This image shows a reprojected version of this panorama. It is the staircase of the Bavarian State Library in a Droste reprojection.Show on map
In this article I try to explain the steps, that were necessary to get the result I presented in the previous post. The consecutive steps are explained below and a preview of the result is shown twice. The first one is the original image, the second one a coloured chequered artificial image.
- I decided to make a panorama from inside a tripartite pillar. The exact pillar is shown on the image below.
- I used my usual workflow and took three images for each direction. Furthermore I made a zenith and nadir shot. I used the Sigma 8mm F4 fisheye lens on a Sony Alpha 700 and shot RAW images. Postprocessing was made with Bibble 5 Pro.
- I stitched the images into an equirectangular image using PTGui Pro. The final panorama was 8000×4000 pixels in size.
- This equirectangular image was reprojected using again PTGui Pro using a stereographic projection with a field of view of 333° and a pitch angle of 90°. The result is the following image. The original image had a size of 5550×5550 pixel.
- For a Droste spiral effect I had in mind you need a somehow circular masked image. I’ve chosen to mask the “leafes” and scale the image down to 4000×4000 pixel. The result was the following image :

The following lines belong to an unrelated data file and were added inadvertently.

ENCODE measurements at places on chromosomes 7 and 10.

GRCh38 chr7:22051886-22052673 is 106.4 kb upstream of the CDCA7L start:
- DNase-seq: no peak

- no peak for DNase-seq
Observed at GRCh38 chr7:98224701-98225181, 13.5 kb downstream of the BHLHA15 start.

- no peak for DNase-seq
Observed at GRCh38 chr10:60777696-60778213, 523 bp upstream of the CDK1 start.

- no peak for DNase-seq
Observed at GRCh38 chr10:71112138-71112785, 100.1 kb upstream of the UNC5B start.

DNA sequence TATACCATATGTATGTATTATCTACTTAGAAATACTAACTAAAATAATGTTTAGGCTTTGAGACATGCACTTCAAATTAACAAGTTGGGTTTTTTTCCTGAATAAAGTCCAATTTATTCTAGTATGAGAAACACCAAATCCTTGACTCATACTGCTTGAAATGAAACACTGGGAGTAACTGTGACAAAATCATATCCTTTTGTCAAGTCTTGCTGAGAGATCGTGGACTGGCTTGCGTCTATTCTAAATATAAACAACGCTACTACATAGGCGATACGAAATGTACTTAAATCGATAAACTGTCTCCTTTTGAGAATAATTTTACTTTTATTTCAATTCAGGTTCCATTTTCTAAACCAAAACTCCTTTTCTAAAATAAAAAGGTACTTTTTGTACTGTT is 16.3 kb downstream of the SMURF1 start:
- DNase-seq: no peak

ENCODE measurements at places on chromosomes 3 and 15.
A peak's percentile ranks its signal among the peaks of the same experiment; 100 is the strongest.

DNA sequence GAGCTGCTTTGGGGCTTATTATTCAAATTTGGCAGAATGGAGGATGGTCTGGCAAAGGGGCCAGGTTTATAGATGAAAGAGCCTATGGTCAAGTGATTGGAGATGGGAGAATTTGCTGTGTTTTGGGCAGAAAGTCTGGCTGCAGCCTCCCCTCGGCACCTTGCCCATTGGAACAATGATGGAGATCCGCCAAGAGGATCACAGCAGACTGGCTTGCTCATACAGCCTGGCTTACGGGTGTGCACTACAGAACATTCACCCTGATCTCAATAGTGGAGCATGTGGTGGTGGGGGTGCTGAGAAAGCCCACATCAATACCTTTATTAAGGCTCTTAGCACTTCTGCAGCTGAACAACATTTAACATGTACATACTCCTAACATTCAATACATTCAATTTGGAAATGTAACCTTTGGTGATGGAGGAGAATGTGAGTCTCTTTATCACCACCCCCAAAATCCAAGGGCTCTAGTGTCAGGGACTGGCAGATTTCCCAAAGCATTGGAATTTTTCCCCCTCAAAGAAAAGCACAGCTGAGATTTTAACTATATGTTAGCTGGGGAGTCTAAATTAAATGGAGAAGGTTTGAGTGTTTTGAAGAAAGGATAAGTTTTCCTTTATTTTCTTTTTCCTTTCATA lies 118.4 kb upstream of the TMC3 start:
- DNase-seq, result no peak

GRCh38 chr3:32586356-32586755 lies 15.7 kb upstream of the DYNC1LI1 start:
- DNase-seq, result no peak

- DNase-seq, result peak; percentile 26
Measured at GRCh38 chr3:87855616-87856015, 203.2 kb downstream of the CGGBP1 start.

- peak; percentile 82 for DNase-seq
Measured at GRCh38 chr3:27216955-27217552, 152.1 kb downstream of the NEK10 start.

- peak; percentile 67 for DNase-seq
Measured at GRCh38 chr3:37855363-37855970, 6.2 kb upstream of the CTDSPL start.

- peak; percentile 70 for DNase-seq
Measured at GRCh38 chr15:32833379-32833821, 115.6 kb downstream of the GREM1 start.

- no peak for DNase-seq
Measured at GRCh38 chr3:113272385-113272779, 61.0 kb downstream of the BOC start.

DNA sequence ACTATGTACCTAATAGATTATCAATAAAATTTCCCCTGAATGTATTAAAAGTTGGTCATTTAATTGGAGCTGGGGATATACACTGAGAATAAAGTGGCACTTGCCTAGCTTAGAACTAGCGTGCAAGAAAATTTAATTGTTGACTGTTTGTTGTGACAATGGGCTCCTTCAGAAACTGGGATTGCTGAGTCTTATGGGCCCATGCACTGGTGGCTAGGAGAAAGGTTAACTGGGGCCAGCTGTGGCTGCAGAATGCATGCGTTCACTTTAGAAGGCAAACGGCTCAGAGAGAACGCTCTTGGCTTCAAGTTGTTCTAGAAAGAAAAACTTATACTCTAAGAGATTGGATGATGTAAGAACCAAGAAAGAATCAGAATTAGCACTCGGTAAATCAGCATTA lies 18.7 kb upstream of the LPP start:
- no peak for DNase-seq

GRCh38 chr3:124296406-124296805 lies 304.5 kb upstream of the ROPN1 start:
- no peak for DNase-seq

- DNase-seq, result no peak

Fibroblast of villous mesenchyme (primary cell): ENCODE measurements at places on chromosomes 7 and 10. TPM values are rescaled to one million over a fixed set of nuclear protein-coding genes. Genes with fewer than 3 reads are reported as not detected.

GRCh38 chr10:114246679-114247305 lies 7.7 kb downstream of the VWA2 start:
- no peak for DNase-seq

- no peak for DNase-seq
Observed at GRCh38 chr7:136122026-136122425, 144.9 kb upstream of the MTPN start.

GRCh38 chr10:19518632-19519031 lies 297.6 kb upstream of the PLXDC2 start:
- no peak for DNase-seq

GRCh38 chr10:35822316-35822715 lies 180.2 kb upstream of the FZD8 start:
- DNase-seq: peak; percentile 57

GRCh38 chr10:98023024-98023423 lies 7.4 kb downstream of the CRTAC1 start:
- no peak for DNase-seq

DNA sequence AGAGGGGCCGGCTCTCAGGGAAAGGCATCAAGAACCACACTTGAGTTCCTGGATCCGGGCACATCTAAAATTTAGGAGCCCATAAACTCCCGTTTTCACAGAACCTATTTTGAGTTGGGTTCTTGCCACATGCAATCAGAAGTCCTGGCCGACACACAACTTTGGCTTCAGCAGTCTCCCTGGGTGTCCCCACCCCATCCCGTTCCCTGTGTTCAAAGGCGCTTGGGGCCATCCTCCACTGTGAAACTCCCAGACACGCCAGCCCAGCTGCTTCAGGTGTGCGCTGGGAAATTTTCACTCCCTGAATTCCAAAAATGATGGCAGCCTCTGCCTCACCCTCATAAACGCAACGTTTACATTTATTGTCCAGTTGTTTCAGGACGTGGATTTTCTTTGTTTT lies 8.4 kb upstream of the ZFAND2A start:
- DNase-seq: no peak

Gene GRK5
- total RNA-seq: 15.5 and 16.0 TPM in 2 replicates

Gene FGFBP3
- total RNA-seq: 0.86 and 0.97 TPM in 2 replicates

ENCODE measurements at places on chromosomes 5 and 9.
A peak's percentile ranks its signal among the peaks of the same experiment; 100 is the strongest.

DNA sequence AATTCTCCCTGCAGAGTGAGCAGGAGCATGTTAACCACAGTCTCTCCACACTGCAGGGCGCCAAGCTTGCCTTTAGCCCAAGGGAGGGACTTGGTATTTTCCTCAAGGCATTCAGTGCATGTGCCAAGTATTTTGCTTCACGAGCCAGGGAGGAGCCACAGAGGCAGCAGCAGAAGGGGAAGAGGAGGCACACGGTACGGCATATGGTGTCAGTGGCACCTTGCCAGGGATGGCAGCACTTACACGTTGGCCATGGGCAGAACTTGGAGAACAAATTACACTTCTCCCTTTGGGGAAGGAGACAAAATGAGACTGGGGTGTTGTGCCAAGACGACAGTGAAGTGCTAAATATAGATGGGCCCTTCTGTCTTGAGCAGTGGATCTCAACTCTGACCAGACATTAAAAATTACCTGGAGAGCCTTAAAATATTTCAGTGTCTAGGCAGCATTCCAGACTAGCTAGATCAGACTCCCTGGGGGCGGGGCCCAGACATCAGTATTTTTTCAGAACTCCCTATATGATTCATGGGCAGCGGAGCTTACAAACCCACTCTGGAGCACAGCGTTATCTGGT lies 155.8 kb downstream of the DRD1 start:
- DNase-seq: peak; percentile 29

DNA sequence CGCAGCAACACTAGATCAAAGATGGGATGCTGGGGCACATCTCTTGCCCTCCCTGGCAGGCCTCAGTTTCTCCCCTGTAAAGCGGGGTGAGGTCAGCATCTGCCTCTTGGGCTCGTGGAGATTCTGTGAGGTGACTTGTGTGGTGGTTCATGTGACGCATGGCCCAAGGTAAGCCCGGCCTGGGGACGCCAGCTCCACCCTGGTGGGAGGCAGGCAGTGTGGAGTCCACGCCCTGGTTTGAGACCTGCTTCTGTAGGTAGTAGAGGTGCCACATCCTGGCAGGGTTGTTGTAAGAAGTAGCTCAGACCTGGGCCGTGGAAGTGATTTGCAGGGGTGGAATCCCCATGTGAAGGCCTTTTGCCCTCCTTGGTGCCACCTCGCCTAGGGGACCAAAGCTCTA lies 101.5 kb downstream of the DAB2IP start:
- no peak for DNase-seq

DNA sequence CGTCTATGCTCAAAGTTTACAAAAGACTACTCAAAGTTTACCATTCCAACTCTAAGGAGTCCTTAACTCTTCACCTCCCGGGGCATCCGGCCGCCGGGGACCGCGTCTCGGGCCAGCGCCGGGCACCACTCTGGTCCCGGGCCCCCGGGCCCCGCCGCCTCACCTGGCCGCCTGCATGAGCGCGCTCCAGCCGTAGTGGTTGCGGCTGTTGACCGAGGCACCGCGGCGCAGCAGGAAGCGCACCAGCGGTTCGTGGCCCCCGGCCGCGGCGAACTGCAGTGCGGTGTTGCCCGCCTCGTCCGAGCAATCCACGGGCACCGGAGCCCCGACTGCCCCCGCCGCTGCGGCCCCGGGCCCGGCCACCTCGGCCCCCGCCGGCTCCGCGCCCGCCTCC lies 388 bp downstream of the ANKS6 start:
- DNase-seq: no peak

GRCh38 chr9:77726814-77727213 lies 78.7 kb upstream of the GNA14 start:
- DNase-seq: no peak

- The last step in the transformation process was again a reprojection applying the Droste effect using the Pixel Bender Toolkit. You find the Pixel Bender filter and an introduction into the Droste effect in this post. The basic parameters for the Droste filter were: strandMirror: yes; transparentInside: yes; transparentOutside: yes; twist: yes; periodicity: 3; strands: 2. I played around with the rest of the parameters until I was satisfied with the result.
The original panorama for these reprojections was shot in the Viscardihof in Munich. The spherical panorama was reprojected to a stereographic view. This image was again reprojected applying a Droste effect. The artist of the sculpture is Olafur Eliasson.
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